Fayette County

Tom Eblen: Higher education is more than just ‘workforce development’

Horace Holley is shown in this engraving from a portrait by Gilbert Stuart, painted in 1818 as Holley was preparing to leave Boston to become president of Transylvania University.
Horace Holley is shown in this engraving from a portrait by Gilbert Stuart, painted in 1818 as Holley was preparing to leave Boston to become president of Transylvania University. Archives

Like many businessmen who become governors, Gov. Matt Bevin seems more interested in “workforce development” than higher education. Still, his gratuitous slap at investing state resources in “French literature majors” was troubling.

It was more than an ignorant remark by an intelligent, educated man who should know better. It was another example of an anti-intellectual streak in Kentucky politics that has always limited this state’s potential for success.

Let’s begin with a short history lesson:

As the year 1816 dawned, Kentucky was heading into economic recession. Lexington was especially troubled, because the invention of the steamboat was shifting commerce from here to the Ohio River cities of Louisville and Cincinnati.

Newspaper publisher John Bradford, statesman Henry Clay and other civic leaders thought higher education was the key to long-term prosperity, not only for Lexington but the entire state. Their dream was to create “the great university of the West” to enrich Kentucky as Harvard and Yale had done for the Northeast.

Transylvania had officially been Kentucky’s public university since 1798. But it was little more than a small, church-run college with no state support. In its first 18 years, Transylvania graduated only about 20 men.

The civic leaders took control of Transylvania’s board and persuaded the Rev. Horace Holley of Boston, a Yale graduate and Harvard board member, to move to Lexington and turn their school into a great university. Between 1818 and 1825, he did just that.

With initially generous government support, Holley hired prominent professors, rebuilt Transylvania’s law school and started what soon became one of the nation’s best medical schools. Enrollment and graduation numbers soared as Holley attracted the region’s brightest students. Many of them would become important leaders, advancing Kentucky’s economy and national stature.

Thomas Jefferson admired Holley and used Transylvania as a model for his University of Virginia. He even warned skeptics that if Virginia did not invest in a great university, its brightest young men would leave for the Northeast or Kentucky.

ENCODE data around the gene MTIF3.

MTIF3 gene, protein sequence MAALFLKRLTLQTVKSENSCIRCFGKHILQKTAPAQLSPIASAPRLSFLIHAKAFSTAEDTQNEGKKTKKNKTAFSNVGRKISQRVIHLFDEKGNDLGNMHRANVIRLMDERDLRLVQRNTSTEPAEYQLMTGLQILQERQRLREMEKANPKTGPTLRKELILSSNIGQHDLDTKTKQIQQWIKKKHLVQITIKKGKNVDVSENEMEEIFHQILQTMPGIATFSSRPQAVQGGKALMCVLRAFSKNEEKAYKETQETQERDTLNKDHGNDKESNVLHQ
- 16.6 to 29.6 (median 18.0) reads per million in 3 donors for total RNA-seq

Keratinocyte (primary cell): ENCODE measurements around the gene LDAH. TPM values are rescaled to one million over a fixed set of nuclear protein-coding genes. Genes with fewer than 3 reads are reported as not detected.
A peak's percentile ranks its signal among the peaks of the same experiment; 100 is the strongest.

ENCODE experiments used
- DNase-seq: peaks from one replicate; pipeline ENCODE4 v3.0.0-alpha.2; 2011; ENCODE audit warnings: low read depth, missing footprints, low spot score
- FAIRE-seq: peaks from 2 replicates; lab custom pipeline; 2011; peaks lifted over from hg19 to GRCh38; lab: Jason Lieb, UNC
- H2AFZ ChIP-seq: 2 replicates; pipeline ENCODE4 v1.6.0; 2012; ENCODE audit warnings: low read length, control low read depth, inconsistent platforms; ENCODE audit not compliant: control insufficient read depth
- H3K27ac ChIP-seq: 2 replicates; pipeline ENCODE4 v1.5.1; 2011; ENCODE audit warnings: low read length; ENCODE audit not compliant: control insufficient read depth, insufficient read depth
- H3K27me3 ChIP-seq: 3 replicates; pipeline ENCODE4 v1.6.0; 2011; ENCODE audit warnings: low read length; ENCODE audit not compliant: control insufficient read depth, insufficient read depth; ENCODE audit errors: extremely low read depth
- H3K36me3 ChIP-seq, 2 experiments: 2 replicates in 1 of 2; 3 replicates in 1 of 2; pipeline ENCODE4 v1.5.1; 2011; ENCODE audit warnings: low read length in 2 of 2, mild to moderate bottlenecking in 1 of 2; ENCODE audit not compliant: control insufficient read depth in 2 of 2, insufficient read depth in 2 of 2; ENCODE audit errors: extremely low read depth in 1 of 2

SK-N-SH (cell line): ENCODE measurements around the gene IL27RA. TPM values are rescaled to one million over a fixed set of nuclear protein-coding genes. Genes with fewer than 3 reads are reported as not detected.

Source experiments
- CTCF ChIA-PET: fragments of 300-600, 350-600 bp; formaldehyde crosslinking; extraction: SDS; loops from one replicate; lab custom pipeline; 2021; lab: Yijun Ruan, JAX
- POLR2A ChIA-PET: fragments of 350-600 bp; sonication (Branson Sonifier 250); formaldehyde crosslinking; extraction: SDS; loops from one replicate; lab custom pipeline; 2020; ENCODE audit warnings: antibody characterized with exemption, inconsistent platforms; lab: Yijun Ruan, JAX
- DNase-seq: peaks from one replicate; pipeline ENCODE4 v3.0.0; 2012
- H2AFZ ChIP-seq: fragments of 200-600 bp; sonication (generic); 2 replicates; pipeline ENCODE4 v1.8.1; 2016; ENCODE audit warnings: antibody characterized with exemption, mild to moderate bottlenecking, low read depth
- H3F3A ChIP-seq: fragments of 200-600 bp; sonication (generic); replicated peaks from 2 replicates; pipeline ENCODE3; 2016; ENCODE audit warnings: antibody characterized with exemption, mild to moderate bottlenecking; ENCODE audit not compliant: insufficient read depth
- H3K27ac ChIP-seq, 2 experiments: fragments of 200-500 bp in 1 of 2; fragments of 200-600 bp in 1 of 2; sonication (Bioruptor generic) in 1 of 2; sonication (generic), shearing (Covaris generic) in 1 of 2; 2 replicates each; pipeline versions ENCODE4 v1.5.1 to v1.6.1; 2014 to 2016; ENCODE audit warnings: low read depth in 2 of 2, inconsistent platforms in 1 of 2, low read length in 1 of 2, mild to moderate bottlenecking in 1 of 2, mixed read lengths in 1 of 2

But by the mid-1820s, Kentucky politicians had other priorities and cut state funding for Transylvania. That forced the university to raise tuition, which angered the public. Sound familiar?

Gov. Joseph Desha justified cutting Transylvania by stoking public resentment against “dandies” and educated “elites.” By 1827, Holley was so fed up that he left Kentucky. Transylvania’s enrollment and status plummeted, and it would take more than a century for it to rebound as a private liberal arts college.

Kentucky basically gave up on public higher education until after the Civil War, when federal land-grant money created what is now the University of Kentucky. Its success later led to creation of regional universities after the turn of the last century.

But higher education in Kentucky has always been a story of missed opportunities and two steps forward, one step back. Voters and their representatives in Frankfort rarely have appreciated the value of long-term investment in education as some other states have, and the results speak for themselves.

There is nothing wrong with “workforce development” programs. Kentucky needs more trained technicians, just as it needs more college-educated engineers, scientists and business professionals.

But the kind of anti-intellectualism Bevin seems to embrace is short-sighted in two ways.

First, he seems to view education only in terms of training workers for jobs rather than educating people to be informed citizens and well-rounded people. Higher education is about enriching people’s lives, not just their bank accounts.

But even if Bevin believes the state’s investments should focus on “practical” education to produce specific economic results, his approach is still short-sighted. The global economy is increasingly driven by creativity and innovation. Knowledge of the humanities, language, culture and the arts has never been more important.

We frequently see news stories now about top technology companies hiring liberal arts graduates because of their creativity, mental flexibility, diverse knowledge and skills in critical thinking and communication.

As the late Steve Jobs, founder of Apple Computer, once said: “It’s technology married with liberal arts, married with the humanities, that yields the results that make our hearts sing.”

If Kentuckians want to be leaders and innovators in the 21st century economy — and not just the technicians who implement other people’s ideas — we must invest more public money in higher education that goes well beyond “workforce development.”

You get what you pay for, and Kentucky’s problem is that it always has.